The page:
Polling found 74% of British adults know Thomas has spoken about living with HIV. “It means I’m defined by this diagnosis, more than anyone else in the country. I am the definition of HIV to a lot of people. So, I have to do something about that definition. To radically change it. To educate people, and fight stigma. It also means I have to try to respond to the allegations, which compound stigma and harm this community.”

Before we get to that, though, he wants to talk about his own HIV story.

Thomas is no stranger to publicly speaking about areas of his life he might have preferred to keep private. For the first 15 years of his rugby career, he was known primarily for his playing prowess – one of the world’s greatest try-scorers and captain for both the Welsh team and the British & Irish Lions. One of Cymru’s finest. Then, in December 2009, he publicly announced he was gay, the first professional rugby union player to do so. Press intrusion played a part. “Journalists had started to knock on my elderly neighbours’ doors asking if they’d seen ‘strange men’ visiting. But it was time to see if I could still play rugby, still be funny, a leader and friend ‘authentically’. I needed to know the real me.” Within a year he’d been voted the most influential gay person in the Independent on Sunday Pink List, and received Stonewall’s Hero of the Year award.

He was diagnosed HIV+ in 2012. Time has passed; the trauma hasn’t. He was 35 when he shared his sexuality and had recently separated from his wife – they’d met as teens. A newly single gay man by 2012, he’d settled into a routine when it came to taking sexual health tests. He went to a quiet, private clinic, where there was a low risk of him being recognised; weekends were preferable, with fewer patients present. Bloods and swabs taken, he’d hide in his car before darting back in for results. He always went alone, never telling friends or family. “Even starting to have routine HIV tests was difficult for me,” he says. “I don’t live in a big city and was ashamed of walking into a sexual health clinic in a public hospital and having to explain.”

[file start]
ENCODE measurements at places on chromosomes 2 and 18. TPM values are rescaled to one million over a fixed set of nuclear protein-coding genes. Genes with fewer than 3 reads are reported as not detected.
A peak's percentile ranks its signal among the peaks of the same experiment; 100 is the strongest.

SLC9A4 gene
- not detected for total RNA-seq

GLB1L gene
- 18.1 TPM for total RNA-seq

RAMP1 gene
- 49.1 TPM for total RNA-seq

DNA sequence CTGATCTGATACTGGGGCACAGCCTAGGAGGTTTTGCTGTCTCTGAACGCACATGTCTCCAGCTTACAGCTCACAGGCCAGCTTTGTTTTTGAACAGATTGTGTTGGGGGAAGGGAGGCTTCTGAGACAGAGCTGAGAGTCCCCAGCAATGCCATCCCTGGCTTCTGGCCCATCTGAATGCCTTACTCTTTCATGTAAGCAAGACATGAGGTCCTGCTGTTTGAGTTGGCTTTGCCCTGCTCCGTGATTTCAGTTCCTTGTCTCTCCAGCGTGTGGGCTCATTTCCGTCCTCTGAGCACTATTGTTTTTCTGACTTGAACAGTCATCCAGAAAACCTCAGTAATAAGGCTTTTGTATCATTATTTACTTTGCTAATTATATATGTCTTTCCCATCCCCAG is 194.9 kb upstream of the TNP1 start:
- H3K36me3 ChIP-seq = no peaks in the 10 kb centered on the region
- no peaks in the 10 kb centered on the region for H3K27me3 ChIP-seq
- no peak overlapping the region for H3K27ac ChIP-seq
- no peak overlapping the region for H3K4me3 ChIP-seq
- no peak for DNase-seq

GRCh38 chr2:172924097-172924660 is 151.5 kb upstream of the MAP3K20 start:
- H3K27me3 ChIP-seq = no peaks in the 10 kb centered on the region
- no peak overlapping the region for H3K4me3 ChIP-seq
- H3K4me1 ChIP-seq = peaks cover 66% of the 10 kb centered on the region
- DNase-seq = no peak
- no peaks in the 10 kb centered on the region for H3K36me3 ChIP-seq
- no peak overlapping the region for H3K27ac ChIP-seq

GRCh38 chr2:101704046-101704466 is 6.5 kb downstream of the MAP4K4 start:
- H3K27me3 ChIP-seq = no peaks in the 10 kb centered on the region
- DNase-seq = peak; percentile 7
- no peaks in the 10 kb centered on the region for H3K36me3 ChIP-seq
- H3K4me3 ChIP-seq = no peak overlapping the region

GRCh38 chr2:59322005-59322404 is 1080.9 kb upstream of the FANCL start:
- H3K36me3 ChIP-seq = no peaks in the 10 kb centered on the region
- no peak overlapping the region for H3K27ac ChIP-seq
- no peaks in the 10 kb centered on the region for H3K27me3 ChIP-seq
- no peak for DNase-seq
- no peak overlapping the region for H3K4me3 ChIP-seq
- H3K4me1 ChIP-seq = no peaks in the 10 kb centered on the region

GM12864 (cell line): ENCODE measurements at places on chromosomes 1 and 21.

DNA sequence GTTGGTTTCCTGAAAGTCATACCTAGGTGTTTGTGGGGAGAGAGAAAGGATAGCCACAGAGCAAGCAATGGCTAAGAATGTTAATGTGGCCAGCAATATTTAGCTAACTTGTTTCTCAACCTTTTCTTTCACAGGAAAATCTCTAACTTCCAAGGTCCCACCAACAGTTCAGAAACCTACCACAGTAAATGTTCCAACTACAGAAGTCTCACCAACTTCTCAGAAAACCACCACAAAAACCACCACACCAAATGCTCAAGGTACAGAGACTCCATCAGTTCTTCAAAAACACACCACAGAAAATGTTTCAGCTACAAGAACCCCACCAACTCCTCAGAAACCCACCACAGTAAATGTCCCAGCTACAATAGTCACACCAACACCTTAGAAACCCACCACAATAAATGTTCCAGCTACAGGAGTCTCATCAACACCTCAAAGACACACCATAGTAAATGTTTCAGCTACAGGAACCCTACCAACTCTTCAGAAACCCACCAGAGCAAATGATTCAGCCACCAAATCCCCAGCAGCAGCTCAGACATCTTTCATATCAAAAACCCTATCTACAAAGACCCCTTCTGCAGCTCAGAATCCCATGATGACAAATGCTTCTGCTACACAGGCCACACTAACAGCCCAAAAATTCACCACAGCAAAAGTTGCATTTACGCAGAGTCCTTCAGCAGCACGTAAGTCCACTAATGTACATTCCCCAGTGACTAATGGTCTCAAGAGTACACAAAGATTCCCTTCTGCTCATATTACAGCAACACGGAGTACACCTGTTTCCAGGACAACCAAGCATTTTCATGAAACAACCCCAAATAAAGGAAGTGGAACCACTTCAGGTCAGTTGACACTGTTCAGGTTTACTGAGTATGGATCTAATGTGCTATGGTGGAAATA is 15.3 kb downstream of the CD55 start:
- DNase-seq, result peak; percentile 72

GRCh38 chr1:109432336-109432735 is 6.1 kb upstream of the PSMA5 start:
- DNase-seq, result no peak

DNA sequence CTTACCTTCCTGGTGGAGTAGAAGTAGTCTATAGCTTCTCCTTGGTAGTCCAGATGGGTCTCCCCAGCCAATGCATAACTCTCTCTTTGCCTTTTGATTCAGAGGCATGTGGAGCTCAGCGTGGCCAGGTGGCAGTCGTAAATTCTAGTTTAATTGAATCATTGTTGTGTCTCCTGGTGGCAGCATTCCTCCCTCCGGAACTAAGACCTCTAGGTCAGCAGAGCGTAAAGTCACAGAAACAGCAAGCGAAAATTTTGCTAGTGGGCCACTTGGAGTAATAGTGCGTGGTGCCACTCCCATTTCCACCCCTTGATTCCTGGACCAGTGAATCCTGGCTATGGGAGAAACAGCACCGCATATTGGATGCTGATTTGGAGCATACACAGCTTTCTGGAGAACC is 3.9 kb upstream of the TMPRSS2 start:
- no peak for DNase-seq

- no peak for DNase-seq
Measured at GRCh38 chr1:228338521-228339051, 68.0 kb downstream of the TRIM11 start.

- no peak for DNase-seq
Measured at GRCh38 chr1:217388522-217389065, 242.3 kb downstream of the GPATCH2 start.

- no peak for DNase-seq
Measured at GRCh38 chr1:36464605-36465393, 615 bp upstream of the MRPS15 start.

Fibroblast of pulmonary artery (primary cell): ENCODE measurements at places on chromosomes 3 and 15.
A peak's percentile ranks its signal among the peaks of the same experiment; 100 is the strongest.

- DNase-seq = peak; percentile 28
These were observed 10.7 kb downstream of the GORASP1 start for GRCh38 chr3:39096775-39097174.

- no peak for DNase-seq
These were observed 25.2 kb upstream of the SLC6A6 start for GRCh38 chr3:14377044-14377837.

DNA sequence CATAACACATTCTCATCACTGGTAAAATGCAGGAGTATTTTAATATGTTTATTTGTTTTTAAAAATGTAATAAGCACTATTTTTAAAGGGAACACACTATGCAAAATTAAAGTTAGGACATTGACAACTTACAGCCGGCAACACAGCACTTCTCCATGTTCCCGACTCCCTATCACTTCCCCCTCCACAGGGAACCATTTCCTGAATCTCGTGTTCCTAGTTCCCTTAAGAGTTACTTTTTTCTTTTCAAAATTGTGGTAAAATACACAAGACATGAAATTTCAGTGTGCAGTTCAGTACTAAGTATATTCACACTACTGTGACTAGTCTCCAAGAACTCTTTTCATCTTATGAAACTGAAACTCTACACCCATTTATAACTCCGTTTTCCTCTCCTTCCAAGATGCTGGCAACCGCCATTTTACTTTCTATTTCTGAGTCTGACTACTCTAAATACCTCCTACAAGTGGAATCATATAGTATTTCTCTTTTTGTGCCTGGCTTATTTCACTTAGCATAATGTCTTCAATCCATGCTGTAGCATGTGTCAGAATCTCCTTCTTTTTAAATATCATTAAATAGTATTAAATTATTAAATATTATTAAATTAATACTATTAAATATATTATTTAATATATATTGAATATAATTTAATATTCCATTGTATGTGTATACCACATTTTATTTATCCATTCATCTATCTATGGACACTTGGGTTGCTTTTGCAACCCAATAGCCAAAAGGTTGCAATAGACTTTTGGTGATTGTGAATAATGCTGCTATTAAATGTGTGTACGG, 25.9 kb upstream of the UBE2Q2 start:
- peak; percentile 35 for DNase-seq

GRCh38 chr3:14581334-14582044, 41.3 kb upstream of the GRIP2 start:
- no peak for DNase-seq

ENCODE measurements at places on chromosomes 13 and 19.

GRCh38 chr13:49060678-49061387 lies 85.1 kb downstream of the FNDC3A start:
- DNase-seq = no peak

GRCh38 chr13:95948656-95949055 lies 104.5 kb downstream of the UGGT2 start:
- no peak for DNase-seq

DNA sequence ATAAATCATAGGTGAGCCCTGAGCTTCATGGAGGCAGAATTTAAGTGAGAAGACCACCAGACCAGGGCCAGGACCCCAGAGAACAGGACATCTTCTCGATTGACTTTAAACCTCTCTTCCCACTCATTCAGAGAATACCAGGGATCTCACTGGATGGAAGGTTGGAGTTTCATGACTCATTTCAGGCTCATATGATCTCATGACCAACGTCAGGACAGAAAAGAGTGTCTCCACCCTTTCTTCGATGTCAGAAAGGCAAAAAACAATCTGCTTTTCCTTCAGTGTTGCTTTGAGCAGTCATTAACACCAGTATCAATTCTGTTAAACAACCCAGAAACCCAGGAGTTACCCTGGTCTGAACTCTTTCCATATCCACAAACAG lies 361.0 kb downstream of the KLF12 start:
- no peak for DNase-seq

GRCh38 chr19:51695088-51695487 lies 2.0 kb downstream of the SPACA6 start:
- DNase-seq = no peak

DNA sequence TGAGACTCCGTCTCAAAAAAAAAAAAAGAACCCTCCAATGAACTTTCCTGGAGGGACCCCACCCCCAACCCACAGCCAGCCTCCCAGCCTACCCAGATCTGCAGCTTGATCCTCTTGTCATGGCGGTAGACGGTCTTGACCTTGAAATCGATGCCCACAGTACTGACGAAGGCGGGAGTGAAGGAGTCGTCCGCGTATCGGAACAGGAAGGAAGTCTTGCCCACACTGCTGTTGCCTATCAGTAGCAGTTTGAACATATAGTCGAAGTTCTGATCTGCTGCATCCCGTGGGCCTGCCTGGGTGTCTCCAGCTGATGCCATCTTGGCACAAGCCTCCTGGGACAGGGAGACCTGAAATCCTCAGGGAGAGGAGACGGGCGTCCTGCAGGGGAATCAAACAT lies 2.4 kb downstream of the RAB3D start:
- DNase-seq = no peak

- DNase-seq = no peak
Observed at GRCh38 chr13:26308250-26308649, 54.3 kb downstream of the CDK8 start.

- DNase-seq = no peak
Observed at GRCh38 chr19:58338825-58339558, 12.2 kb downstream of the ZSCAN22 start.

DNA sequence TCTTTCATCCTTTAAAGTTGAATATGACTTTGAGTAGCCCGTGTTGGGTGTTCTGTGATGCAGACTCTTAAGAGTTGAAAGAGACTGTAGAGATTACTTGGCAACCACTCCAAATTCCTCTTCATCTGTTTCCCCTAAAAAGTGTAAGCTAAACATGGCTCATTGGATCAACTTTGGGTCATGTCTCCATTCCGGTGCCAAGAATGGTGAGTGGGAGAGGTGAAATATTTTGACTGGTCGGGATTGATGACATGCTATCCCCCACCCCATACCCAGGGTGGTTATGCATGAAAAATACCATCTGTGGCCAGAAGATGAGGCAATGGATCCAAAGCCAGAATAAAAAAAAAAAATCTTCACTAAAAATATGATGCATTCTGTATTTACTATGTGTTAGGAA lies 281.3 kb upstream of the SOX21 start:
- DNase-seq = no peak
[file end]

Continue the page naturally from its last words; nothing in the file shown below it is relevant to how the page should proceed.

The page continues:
“Then, one weekend in 2012, I was getting my results, when the nurse told me I’d had a positive HIV test…” Even now, there’s pain reliving it. “You know that moment when you stand on a station platform and a fast train that’s not stopping goes rushing past? The way it whooshes; a shudder goes through your body. I started to cry. I felt a panic attack coming on.” This wasn’t a specialist sexual health clinic with expert staff. “She just looked at me: a 5ft 4in woman staring at this 6ft 3in man, semi-butch public rugby figure totally breaking down. I needed to talk to someone, but there was nobody who could help. I did the test, got the result and that was it. All she could suggest was to go to hospital.”

The drive to Cardiff Royal Infirmary was dark. He’s blanked much of it out. “It was horrific. I was certain HIV was a death sentence. I was alone with a single thought: how was I going to tell my parents that I was going to die?”

Thomas was profoundly wrong. With access to the right medical care, people living with HIV no longer even see their quality of life reduced, let alone life expectancy. A single antiretroviral pill taken daily is, for many, the only major physical healthcare intervention required in the longer term. With this treatment, the virus can become undetectable, and therefore untransmittable. He didn’t know any of this back then. It would take years for him to comprehend it. “I’m a product of my upbringing,” he says, thinking back. “My parents. The 1980s. HIV for me was always the gay plague. A killer. It was never spoken about. Not at home. Not in sex education. It was all tombstones and the grim reaper.

Gareth Thomas takes the ball past Felipe Contepomi of Argentina during a Rugby Union match at the Millennium Stadium, in Cardiff, Wales, in November 2001.